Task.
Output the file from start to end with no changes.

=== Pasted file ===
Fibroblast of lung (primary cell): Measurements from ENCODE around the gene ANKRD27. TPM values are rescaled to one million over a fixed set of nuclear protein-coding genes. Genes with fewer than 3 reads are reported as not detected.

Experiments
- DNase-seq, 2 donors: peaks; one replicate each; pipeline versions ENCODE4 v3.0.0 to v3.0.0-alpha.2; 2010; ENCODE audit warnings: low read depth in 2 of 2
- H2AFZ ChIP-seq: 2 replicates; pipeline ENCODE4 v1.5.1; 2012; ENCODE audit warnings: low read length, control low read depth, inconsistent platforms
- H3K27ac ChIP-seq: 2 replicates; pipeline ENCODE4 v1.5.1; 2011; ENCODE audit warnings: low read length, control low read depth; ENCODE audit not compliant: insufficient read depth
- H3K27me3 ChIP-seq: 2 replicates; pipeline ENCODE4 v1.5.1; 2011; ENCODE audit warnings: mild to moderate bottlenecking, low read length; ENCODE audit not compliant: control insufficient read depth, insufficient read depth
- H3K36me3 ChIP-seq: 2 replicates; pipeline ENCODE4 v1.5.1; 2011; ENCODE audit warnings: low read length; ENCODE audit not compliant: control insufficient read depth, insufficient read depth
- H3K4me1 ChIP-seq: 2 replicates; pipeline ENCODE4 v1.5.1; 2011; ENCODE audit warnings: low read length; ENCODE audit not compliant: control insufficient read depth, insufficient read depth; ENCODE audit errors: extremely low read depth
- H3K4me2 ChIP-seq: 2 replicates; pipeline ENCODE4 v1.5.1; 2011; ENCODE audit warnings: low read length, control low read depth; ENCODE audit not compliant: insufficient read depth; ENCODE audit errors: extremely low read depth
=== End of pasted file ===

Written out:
Fibroblast of lung (primary cell): Measurements from ENCODE around the gene ANKRD27. TPM values are rescaled to one million over a fixed set of nuclear protein-coding genes. Genes with fewer than 3 reads are reported as not detected.

Experiments
- DNase-seq, 2 donors: peaks; one replicate each; pipeline versions ENCODE4 v3.0.0 to v3.0.0-alpha.2; 2010; ENCODE audit warnings: low read depth in 2 of 2
- H2AFZ ChIP-seq: 2 replicates; pipeline ENCODE4 v1.5.1; 2012; ENCODE audit warnings: low read length, control low read depth, inconsistent platforms
- H3K27ac ChIP-seq: 2 replicates; pipeline ENCODE4 v1.5.1; 2011; ENCODE audit warnings: low read length, control low read depth; ENCODE audit not compliant: insufficient read depth
- H3K27me3 ChIP-seq: 2 replicates; pipeline ENCODE4 v1.5.1; 2011; ENCODE audit warnings: mild to moderate bottlenecking, low read length; ENCODE audit not compliant: control insufficient read depth, insufficient read depth
- H3K36me3 ChIP-seq: 2 replicates; pipeline ENCODE4 v1.5.1; 2011; ENCODE audit warnings: low read length; ENCODE audit not compliant: control insufficient read depth, insufficient read depth
- H3K4me1 ChIP-seq: 2 replicates; pipeline ENCODE4 v1.5.1; 2011; ENCODE audit warnings: low read length; ENCODE audit not compliant: control insufficient read depth, insufficient read depth; ENCODE audit errors: extremely low read depth
- H3K4me2 ChIP-seq: 2 replicates; pipeline ENCODE4 v1.5.1; 2011; ENCODE audit warnings: low read length, control low read depth; ENCODE audit not compliant: insufficient read depth; ENCODE audit errors: extremely low read depth